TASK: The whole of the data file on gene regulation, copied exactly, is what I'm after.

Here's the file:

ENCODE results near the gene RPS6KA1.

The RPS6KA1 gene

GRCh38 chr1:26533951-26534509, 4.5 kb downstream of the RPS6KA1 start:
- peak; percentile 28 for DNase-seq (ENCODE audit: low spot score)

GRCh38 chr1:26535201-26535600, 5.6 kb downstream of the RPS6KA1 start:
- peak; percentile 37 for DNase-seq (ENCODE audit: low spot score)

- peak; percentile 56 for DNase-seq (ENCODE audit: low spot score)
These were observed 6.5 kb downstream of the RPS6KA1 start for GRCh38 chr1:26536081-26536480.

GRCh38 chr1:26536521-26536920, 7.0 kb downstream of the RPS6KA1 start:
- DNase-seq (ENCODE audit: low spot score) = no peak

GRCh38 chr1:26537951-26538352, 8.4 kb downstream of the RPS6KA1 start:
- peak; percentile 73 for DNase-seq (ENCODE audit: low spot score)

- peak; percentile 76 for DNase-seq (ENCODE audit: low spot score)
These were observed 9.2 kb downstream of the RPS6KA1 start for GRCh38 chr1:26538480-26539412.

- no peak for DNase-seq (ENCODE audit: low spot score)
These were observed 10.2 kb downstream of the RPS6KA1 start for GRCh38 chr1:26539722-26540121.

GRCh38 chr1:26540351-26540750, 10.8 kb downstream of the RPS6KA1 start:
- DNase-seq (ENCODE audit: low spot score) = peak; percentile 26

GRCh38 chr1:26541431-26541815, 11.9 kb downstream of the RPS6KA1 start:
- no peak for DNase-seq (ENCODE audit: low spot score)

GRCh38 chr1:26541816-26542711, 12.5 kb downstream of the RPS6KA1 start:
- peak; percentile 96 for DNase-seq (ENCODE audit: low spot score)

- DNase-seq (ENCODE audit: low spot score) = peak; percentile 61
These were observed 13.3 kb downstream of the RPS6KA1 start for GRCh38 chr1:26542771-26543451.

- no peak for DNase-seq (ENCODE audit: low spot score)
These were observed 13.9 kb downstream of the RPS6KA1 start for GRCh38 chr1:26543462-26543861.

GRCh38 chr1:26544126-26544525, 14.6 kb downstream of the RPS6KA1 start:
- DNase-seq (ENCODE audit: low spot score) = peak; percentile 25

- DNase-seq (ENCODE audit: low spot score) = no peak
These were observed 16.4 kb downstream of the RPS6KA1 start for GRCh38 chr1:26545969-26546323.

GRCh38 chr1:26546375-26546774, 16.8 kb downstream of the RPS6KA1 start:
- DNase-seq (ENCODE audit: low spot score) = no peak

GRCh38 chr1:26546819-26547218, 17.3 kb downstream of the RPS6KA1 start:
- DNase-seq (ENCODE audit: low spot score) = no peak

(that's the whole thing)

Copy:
ENCODE results near the gene RPS6KA1.

The RPS6KA1 gene

GRCh38 chr1:26533951-26534509, 4.5 kb downstream of the RPS6KA1 start:
- peak; percentile 28 for DNase-seq (ENCODE audit: low spot score)

GRCh38 chr1:26535201-26535600, 5.6 kb downstream of the RPS6KA1 start:
- peak; percentile 37 for DNase-seq (ENCODE audit: low spot score)

- peak; percentile 56 for DNase-seq (ENCODE audit: low spot score)
These were observed 6.5 kb downstream of the RPS6KA1 start for GRCh38 chr1:26536081-26536480.

GRCh38 chr1:26536521-26536920, 7.0 kb downstream of the RPS6KA1 start:
- DNase-seq (ENCODE audit: low spot score) = no peak

GRCh38 chr1:26537951-26538352, 8.4 kb downstream of the RPS6KA1 start:
- peak; percentile 73 for DNase-seq (ENCODE audit: low spot score)

- peak; percentile 76 for DNase-seq (ENCODE audit: low spot score)
These were observed 9.2 kb downstream of the RPS6KA1 start for GRCh38 chr1:26538480-26539412.

- no peak for DNase-seq (ENCODE audit: low spot score)
These were observed 10.2 kb downstream of the RPS6KA1 start for GRCh38 chr1:26539722-26540121.

GRCh38 chr1:26540351-26540750, 10.8 kb downstream of the RPS6KA1 start:
- DNase-seq (ENCODE audit: low spot score) = peak; percentile 26

GRCh38 chr1:26541431-26541815, 11.9 kb downstream of the RPS6KA1 start:
- no peak for DNase-seq (ENCODE audit: low spot score)

GRCh38 chr1:26541816-26542711, 12.5 kb downstream of the RPS6KA1 start:
- peak; percentile 96 for DNase-seq (ENCODE audit: low spot score)

- DNase-seq (ENCODE audit: low spot score) = peak; percentile 61
These were observed 13.3 kb downstream of the RPS6KA1 start for GRCh38 chr1:26542771-26543451.

- no peak for DNase-seq (ENCODE audit: low spot score)
These were observed 13.9 kb downstream of the RPS6KA1 start for GRCh38 chr1:26543462-26543861.

GRCh38 chr1:26544126-26544525, 14.6 kb downstream of the RPS6KA1 start:
- DNase-seq (ENCODE audit: low spot score) = peak; percentile 25

- DNase-seq (ENCODE audit: low spot score) = no peak
These were observed 16.4 kb downstream of the RPS6KA1 start for GRCh38 chr1:26545969-26546323.

GRCh38 chr1:26546375-26546774, 16.8 kb downstream of the RPS6KA1 start:
- DNase-seq (ENCODE audit: low spot score) = no peak

GRCh38 chr1:26546819-26547218, 17.3 kb downstream of the RPS6KA1 start:
- DNase-seq (ENCODE audit: low spot score) = no peak